Federal Reserve turns profit for taxpayers
Federal Reserve will give Treasury $78 billion of its fiscal 2010 profits, up from $47 billion the year before.
The Federal Reserve system is doing its part to cut the budget deficit. The central bank earned $81 billion in fiscal 2010, of which a bit more than $78 billion will be remitted to the Treasury. That’s $31 billion more than last year.Skip to next paragraph
Donald B. Marron is director of economic policy initiatives at the Urban Institute. He previously served as a member of the President's Council of Economic Advisers and as acting director of the Congressional Budget Office.
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According to the Fed’s news release yesterday, the following items drove profits:
$76.2 billion in income on securities acquired through open market operations (federal agency and government-sponsored enterprise (GSE) mortgage-backed securities, U.S. Treasury securities, and GSE debt securities) [In short, the Fed is making money on its "quantitative easing" / "credit easing" activities. At least for now.];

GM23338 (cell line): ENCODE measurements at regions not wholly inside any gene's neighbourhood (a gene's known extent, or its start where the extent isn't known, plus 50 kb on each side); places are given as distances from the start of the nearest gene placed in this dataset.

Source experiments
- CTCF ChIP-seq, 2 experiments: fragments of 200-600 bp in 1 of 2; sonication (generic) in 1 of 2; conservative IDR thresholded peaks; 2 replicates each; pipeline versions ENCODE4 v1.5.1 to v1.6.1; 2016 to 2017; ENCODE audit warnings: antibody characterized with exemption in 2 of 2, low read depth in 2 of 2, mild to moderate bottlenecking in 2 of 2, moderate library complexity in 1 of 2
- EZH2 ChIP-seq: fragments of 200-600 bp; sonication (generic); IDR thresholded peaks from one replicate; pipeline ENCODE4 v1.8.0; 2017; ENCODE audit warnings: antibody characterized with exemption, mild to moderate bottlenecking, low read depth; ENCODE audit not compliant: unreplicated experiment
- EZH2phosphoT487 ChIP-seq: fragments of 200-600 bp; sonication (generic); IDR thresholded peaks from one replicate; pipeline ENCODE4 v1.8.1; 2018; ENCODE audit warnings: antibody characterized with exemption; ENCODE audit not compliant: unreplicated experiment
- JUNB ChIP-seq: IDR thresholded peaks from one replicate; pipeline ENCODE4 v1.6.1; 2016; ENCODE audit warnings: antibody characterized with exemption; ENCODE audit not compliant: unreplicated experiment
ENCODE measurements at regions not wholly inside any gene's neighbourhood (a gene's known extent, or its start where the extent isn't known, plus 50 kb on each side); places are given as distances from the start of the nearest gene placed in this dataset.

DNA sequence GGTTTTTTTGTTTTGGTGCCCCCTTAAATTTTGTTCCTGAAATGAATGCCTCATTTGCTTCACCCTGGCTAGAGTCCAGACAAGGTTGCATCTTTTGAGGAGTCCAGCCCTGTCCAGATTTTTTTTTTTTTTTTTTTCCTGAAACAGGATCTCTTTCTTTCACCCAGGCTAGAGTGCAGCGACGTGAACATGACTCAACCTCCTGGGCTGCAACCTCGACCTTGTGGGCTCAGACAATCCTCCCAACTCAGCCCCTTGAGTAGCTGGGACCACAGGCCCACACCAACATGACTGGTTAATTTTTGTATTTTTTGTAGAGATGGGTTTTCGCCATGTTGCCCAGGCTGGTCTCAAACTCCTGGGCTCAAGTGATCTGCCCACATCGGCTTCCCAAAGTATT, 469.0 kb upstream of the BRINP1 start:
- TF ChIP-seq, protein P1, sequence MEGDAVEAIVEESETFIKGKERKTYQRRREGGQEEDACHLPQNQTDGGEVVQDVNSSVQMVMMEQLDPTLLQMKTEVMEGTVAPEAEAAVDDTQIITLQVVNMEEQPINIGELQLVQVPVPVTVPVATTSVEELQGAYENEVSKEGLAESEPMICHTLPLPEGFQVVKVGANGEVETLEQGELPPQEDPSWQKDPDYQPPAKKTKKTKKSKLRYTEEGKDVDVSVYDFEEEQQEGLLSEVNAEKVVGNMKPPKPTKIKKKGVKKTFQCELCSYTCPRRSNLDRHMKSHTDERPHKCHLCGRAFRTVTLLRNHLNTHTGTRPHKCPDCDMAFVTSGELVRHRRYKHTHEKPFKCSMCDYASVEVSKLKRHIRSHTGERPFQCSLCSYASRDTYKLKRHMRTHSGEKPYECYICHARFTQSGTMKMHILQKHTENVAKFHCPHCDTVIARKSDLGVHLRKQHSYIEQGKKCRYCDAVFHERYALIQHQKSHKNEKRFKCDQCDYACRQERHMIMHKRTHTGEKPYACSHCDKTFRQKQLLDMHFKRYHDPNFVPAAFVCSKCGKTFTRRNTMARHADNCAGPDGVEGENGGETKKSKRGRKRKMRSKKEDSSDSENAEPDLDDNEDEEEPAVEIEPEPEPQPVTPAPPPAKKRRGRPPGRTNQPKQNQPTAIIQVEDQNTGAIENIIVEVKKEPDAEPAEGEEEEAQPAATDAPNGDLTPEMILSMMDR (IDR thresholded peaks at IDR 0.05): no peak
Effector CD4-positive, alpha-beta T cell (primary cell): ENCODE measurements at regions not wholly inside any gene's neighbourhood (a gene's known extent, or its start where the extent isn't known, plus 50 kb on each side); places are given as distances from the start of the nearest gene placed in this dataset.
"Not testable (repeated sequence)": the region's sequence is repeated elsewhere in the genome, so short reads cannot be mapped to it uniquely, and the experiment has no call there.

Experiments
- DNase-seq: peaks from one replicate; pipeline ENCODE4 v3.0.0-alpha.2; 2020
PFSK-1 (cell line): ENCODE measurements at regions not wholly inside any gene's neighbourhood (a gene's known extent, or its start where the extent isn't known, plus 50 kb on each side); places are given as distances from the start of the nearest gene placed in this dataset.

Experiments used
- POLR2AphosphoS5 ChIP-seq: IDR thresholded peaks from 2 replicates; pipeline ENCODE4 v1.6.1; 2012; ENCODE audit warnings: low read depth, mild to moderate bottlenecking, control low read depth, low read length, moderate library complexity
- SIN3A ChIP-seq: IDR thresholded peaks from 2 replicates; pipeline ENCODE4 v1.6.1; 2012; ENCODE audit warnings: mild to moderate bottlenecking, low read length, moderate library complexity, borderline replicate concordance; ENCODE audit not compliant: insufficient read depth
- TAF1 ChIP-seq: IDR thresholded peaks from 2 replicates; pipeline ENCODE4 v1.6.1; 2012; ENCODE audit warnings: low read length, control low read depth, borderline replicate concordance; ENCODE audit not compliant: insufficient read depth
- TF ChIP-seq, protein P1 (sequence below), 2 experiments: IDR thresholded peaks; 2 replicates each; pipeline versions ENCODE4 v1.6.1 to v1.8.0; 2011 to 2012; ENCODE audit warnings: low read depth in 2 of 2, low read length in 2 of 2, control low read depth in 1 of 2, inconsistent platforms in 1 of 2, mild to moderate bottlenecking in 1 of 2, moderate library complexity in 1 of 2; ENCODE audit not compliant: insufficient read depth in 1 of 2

$7.1 billion in net income from consolidated limited liability companies (LLCs), which were created in response to the financial crisis [Profits on the Maiden Lane partnerships, etc.];
$2.1 billion in interest income from credit extended to American International Group, Inc.;
$0.8 billion in interest income on loans extended under the Term Asset-Backed Securities Loan Facility (TALF) and loans to depository institutions.
Additional earnings were derived primarily from revenue of $0.6 billion from the provision of priced services to depository institutions.
Those $88 billion in gross earnings were slightly offset by the following expenses:
$2.7 billion [of interest expense] on depository institutions’ reserve balances and term deposits;
[$4.3 billion] of operating expenses of the Reserve Banks, including $1.0 billion for Board expenditures and the cost of new currency.
The resulting $81 billion in net profits were then distributed as follows: $78.4 billion to the Treasury, $1.6 billion as dividends to member banks, and $0.6 billion retained to “equate surplus with paid-in capital.”
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